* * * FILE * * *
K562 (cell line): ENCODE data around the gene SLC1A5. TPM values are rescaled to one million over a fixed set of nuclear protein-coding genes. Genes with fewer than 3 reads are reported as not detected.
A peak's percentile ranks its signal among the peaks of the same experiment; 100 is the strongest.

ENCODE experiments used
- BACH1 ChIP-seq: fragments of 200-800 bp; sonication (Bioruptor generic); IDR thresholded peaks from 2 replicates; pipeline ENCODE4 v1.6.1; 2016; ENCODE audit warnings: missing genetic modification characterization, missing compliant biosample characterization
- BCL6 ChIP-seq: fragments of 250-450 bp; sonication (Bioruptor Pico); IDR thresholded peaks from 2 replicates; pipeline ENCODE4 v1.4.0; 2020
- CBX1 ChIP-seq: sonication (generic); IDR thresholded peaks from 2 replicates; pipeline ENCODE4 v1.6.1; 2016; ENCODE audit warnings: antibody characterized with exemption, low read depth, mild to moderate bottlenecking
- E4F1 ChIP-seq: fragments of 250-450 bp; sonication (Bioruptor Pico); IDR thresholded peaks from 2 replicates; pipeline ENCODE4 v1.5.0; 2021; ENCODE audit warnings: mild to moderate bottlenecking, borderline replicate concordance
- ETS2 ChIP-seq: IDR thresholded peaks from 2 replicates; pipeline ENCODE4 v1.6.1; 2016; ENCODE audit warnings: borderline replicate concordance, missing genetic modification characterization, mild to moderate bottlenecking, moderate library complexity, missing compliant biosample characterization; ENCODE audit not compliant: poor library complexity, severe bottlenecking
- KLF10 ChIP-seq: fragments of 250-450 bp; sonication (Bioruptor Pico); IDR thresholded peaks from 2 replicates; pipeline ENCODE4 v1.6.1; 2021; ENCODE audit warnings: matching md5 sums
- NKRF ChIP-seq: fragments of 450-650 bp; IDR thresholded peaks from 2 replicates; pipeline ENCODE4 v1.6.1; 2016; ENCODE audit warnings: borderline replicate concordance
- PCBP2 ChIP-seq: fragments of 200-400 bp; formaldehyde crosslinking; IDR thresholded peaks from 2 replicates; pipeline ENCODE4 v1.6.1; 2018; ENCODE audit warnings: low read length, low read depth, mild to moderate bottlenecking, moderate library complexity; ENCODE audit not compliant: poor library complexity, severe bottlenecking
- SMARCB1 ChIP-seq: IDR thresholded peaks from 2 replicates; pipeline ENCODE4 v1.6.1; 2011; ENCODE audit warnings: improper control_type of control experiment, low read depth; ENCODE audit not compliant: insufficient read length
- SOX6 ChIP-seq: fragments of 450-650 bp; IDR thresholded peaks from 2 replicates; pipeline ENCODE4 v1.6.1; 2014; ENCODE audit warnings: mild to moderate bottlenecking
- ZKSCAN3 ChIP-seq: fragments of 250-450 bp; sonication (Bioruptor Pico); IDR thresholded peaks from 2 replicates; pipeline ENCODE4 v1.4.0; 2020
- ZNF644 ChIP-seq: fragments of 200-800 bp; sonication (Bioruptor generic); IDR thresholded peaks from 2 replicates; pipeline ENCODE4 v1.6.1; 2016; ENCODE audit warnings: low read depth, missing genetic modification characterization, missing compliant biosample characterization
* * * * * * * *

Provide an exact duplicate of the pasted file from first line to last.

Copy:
K562 (cell line): ENCODE data around the gene SLC1A5. TPM values are rescaled to one million over a fixed set of nuclear protein-coding genes. Genes with fewer than 3 reads are reported as not detected.
A peak's percentile ranks its signal among the peaks of the same experiment; 100 is the strongest.

ENCODE experiments used
- BACH1 ChIP-seq: fragments of 200-800 bp; sonication (Bioruptor generic); IDR thresholded peaks from 2 replicates; pipeline ENCODE4 v1.6.1; 2016; ENCODE audit warnings: missing genetic modification characterization, missing compliant biosample characterization
- BCL6 ChIP-seq: fragments of 250-450 bp; sonication (Bioruptor Pico); IDR thresholded peaks from 2 replicates; pipeline ENCODE4 v1.4.0; 2020
- CBX1 ChIP-seq: sonication (generic); IDR thresholded peaks from 2 replicates; pipeline ENCODE4 v1.6.1; 2016; ENCODE audit warnings: antibody characterized with exemption, low read depth, mild to moderate bottlenecking
- E4F1 ChIP-seq: fragments of 250-450 bp; sonication (Bioruptor Pico); IDR thresholded peaks from 2 replicates; pipeline ENCODE4 v1.5.0; 2021; ENCODE audit warnings: mild to moderate bottlenecking, borderline replicate concordance
- ETS2 ChIP-seq: IDR thresholded peaks from 2 replicates; pipeline ENCODE4 v1.6.1; 2016; ENCODE audit warnings: borderline replicate concordance, missing genetic modification characterization, mild to moderate bottlenecking, moderate library complexity, missing compliant biosample characterization; ENCODE audit not compliant: poor library complexity, severe bottlenecking
- KLF10 ChIP-seq: fragments of 250-450 bp; sonication (Bioruptor Pico); IDR thresholded peaks from 2 replicates; pipeline ENCODE4 v1.6.1; 2021; ENCODE audit warnings: matching md5 sums
- NKRF ChIP-seq: fragments of 450-650 bp; IDR thresholded peaks from 2 replicates; pipeline ENCODE4 v1.6.1; 2016; ENCODE audit warnings: borderline replicate concordance
- PCBP2 ChIP-seq: fragments of 200-400 bp; formaldehyde crosslinking; IDR thresholded peaks from 2 replicates; pipeline ENCODE4 v1.6.1; 2018; ENCODE audit warnings: low read length, low read depth, mild to moderate bottlenecking, moderate library complexity; ENCODE audit not compliant: poor library complexity, severe bottlenecking
- SMARCB1 ChIP-seq: IDR thresholded peaks from 2 replicates; pipeline ENCODE4 v1.6.1; 2011; ENCODE audit warnings: improper control_type of control experiment, low read depth; ENCODE audit not compliant: insufficient read length
- SOX6 ChIP-seq: fragments of 450-650 bp; IDR thresholded peaks from 2 replicates; pipeline ENCODE4 v1.6.1; 2014; ENCODE audit warnings: mild to moderate bottlenecking
- ZKSCAN3 ChIP-seq: fragments of 250-450 bp; sonication (Bioruptor Pico); IDR thresholded peaks from 2 replicates; pipeline ENCODE4 v1.4.0; 2020
- ZNF644 ChIP-seq: fragments of 200-800 bp; sonication (Bioruptor generic); IDR thresholded peaks from 2 replicates; pipeline ENCODE4 v1.6.1; 2016; ENCODE audit warnings: low read depth, missing genetic modification characterization, missing compliant biosample characterization